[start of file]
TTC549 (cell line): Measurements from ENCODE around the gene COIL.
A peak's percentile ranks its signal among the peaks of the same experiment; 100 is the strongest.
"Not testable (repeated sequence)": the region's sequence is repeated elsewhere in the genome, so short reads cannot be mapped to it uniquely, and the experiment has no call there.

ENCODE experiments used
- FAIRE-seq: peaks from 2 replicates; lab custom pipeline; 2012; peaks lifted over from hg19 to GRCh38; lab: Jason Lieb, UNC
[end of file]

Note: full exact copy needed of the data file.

TTC549 (cell line): Measurements from ENCODE around the gene COIL.
A peak's percentile ranks its signal among the peaks of the same experiment; 100 is the strongest.
"Not testable (repeated sequence)": the region's sequence is repeated elsewhere in the genome, so short reads cannot be mapped to it uniquely, and the experiment has no call there.

ENCODE experiments used
- FAIRE-seq: peaks from 2 replicates; lab custom pipeline; 2012; peaks lifted over from hg19 to GRCh38; lab: Jason Lieb, UNC